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God – the author of nature and the supernatural [2nd Edition]

Learn about God – the author of nature and the supernatural [2nd Edition] :

In two previous volumes 1 we considered God as He is in Himself. The remaining treatises of what is commonly called Special Dogmatic Theology treat of Him in relation to His various works, both of the natural and the  supernatural order.

God's first and primal work is the Creation of the universe. Creation constitutes the fundamental and essential postulate of all being and operation in the natural order as well as of all supernatural institutions, such as the Incarnation, Grace, the Sacraments, etc. Hence, the dogmatic treatise De Deo Creante et Elevante, which forms the subject matter of this volume, views God as the Author of Nature and the Super natural. A true idea of Creation is indispensable to deepen and perfect the conception of God gained from the two preceding treatises.

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Learn about God – the author of nature and the supernatural [2nd Edition] :

In two previous volumes 1 we considered God as He is in Himself. The remaining treatises of what is commonly called Special Dogmatic Theology treat of Him in relation to His various works, both of the natural and the  supernatural order.

God’s first and primal work is the Creation of the universe. Creation constitutes the fundamental and essential postulate of all being and operation in the natural order as well as of all supernatural institutions, such as the Incarnation, Grace, the Sacraments, etc. Hence, the dogmatic treatise De Deo Creante et Elevante, which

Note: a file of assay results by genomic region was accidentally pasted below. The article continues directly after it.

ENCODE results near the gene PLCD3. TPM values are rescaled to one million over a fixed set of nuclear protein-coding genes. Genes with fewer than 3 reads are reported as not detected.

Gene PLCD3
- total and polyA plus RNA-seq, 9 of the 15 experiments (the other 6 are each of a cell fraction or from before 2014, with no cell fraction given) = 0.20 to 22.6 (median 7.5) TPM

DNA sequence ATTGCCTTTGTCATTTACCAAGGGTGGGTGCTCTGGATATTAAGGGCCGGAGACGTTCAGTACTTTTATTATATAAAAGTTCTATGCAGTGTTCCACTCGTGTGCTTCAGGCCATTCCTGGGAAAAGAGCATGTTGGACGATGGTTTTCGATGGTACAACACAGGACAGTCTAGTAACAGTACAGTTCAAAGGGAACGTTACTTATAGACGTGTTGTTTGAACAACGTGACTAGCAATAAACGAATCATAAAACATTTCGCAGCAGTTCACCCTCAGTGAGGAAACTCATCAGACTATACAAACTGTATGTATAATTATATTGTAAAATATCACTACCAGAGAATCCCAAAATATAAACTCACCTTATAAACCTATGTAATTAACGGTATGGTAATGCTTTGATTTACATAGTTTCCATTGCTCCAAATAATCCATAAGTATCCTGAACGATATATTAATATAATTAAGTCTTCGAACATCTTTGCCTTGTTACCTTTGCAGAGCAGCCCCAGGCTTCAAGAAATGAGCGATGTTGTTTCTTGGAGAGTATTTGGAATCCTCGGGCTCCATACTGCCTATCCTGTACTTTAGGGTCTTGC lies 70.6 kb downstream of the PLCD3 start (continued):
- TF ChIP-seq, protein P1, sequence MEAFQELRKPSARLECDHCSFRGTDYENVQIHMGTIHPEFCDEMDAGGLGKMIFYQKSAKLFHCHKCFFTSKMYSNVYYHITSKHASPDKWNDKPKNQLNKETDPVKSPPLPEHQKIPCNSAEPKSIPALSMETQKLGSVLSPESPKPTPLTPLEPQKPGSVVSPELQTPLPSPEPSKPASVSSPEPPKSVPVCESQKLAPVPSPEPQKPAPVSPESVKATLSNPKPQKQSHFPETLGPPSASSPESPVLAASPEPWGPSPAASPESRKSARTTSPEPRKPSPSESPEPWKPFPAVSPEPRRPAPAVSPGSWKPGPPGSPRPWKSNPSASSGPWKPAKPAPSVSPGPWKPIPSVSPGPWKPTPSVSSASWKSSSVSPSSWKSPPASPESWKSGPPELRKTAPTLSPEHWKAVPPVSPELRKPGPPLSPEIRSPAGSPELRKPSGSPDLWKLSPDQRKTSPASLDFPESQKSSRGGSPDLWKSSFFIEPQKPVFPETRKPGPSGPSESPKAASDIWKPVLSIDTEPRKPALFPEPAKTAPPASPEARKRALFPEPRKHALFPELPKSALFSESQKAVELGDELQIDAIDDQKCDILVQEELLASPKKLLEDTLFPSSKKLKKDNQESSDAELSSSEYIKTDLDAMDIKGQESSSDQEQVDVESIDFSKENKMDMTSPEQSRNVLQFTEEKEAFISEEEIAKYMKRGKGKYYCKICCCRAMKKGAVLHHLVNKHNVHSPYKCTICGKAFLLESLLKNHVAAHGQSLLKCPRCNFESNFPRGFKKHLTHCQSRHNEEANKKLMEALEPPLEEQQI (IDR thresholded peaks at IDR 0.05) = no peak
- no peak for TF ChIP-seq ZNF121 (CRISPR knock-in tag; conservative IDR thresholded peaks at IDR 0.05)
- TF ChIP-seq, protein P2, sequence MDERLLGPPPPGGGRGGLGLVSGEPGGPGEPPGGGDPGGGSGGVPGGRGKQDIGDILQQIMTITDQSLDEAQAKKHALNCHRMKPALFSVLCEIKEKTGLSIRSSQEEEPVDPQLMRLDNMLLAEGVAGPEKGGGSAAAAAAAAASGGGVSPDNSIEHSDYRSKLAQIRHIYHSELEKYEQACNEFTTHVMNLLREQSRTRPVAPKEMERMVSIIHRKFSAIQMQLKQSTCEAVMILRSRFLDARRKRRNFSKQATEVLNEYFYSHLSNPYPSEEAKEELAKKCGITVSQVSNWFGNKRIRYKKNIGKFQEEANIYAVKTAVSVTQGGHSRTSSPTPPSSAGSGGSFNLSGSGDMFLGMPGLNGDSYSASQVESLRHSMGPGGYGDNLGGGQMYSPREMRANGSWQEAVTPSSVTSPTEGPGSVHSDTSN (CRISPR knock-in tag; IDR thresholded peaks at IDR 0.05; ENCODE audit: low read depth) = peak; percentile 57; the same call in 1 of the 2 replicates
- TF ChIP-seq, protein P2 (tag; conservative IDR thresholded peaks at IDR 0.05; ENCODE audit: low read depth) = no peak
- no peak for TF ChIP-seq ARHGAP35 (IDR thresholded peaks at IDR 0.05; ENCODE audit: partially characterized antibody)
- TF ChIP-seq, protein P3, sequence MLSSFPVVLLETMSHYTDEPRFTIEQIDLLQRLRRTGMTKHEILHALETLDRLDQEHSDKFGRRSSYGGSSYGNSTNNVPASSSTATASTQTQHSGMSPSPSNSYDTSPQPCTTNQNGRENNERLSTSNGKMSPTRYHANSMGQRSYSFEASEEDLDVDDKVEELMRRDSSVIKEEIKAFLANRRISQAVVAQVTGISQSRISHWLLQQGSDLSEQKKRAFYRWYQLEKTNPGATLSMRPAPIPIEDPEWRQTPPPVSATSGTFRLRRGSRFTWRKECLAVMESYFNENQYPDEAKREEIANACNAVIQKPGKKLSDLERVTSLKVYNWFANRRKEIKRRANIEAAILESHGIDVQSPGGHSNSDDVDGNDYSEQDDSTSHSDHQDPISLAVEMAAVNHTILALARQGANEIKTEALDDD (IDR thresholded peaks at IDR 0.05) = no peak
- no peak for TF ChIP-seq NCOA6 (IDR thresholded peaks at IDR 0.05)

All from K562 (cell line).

forms the subject matter of this volume, views God as the Author of Nature and the Super natural. A true idea of Creation is indispensable to deepen and perfect the conception of God gained from the two preceding treatises.

As the innermost Essence of God is self-existence, so the cosmos (by which we mean everything not-God) is essentially dependent on God as its first and sole cause. The universe is no ens a se; it is entirely ab alio. This dependency is co-existent with the universe in all its phases. From the moment of its creation down to the hour of its consummation the universe is and remains essentially ens ab alio. It depends on God for its being and operation, and would sink back into nothingness without Him. Consequently God’s absolute causality must be our guiding principle in studying the doctrine of Creation. It is in the light of this principle that we must envisage the created universe, all things visible and invisible, the whole of nature and the supernatural order.

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